How water moves through the global ecosystem and shapes our landscapes is the subject of a must-read new book by writer Erica Gies, according to BookShelf editor Tom Henry. A significant part of water’s story is how humanity invariably fails when trying to manipulate it. But hope may reside with Gies’ various “water detectives,” who explore how to “let water go where it wants to go.”
Great Lakes (IL IN MI MN OH WI)
"After two years, Brightmark Energy has yet to get the factory up and running. Environmentalists say pyrolysis requires too much energy, emits greenhouse gases and pollutants, and turns plastic waste into new, dirty fossil fuels."
"TAMARACK, Minn. — In this isolated town of about 100 people, dozens of employees are at work for Talon Metals, drawing long cylinders of rock from deep in the earth and analyzing their contents. They liken their work to a game of Battleship — each hole drilled allows them to better map out where a massive and long-hidden mineral deposit is lurking below."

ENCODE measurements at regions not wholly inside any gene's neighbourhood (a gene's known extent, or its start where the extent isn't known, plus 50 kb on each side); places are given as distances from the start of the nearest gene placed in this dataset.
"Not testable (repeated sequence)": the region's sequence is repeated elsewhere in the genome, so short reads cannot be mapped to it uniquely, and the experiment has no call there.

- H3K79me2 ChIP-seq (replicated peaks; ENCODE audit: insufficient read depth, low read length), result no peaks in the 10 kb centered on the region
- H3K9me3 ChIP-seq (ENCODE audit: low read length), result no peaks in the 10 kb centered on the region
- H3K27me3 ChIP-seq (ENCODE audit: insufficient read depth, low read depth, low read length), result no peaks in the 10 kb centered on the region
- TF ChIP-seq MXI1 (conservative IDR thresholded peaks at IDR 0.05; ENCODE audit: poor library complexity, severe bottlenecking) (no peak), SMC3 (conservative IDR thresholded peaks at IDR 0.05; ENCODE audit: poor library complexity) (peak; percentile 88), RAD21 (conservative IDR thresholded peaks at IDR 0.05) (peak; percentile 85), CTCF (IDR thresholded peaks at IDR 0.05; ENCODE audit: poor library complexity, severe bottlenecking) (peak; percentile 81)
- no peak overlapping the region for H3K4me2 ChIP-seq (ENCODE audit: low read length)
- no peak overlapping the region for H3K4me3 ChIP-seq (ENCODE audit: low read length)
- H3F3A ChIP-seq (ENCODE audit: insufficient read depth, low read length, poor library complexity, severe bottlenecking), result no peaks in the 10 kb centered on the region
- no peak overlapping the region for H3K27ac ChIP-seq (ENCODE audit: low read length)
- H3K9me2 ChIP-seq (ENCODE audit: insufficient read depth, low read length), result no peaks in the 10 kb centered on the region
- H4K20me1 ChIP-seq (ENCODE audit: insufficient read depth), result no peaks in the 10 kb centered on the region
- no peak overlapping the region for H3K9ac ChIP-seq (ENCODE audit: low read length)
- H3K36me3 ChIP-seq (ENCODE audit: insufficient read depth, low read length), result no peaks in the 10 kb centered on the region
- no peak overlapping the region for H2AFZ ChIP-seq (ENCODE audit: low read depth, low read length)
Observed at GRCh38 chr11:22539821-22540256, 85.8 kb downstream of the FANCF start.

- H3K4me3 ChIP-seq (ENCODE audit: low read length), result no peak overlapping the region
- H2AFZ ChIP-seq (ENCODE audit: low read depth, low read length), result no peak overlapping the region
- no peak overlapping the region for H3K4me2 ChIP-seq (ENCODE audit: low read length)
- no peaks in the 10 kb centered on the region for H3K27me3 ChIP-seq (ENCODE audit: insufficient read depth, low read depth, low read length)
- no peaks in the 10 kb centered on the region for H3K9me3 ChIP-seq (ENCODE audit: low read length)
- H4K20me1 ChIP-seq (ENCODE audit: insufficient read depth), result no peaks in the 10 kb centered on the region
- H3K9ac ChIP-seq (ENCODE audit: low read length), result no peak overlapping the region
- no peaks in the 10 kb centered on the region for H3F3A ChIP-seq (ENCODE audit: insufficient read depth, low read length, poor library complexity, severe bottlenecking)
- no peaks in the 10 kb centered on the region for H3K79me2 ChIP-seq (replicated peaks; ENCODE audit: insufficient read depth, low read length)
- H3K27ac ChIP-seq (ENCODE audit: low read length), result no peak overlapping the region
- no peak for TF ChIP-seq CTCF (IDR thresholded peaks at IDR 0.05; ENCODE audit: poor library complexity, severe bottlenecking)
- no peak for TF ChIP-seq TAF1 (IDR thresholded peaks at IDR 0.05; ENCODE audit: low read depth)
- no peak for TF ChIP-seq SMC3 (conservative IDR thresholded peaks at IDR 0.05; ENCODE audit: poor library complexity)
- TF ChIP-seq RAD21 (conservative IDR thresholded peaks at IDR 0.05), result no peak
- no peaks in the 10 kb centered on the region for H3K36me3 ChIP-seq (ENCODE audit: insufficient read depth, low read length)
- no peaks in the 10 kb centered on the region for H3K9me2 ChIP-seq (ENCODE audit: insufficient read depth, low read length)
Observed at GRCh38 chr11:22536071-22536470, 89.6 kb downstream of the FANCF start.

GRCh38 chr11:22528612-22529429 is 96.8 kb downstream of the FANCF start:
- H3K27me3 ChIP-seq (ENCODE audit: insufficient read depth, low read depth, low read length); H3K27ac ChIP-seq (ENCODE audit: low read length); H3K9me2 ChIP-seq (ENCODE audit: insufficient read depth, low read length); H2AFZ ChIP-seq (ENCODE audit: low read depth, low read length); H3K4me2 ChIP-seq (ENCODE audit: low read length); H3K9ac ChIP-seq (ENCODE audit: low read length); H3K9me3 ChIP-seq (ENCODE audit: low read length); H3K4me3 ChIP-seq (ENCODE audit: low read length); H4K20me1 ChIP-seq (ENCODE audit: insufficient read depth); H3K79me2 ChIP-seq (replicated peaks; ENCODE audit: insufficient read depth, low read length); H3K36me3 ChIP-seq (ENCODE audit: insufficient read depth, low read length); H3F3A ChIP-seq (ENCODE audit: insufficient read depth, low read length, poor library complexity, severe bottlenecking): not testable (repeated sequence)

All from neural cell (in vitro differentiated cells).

"The U.S. Army Corps of Engineers on Monday opened a two-month window for the public to comment on a plan to dig a tunnel beneath the Straits of Mackinac to house Enbridge's controversial Line 5 oil pipeline."
"Chicago has signed a $422.2 million agreement with Constellation New Energy LLC to provide renewable power to government buildings, street lights and all other city assets — and a carbon-free footprint — by 2025."
"If it seems like a barrage of extreme rain events has been wreaking havoc across the country over the past week, you’re not imagining things. The latest resulted from an overnight deluge in central and southeastern Illinois, with some areas registering 8 to 12 inches of rain in less than 12 hours."
"Michigan’s Supreme Court ruled Tuesday that the indictment of former Gov. Rick Snyder (R) and several other officials in connection with the contamination of water in Flint was improper because the grand jury consisted of a single judge."
In 2006, a local government council in Pennsylvania concerned about sewage sludge dumping enacted the Western legal system’s first formal “rights of nature” instrument. Today, numerous countries have laws recognizing specific rights or even legal personhood for nature. As legal expert Alice Bleby explains, this new perspective arises from a wide range of contexts and plays out in many different ways.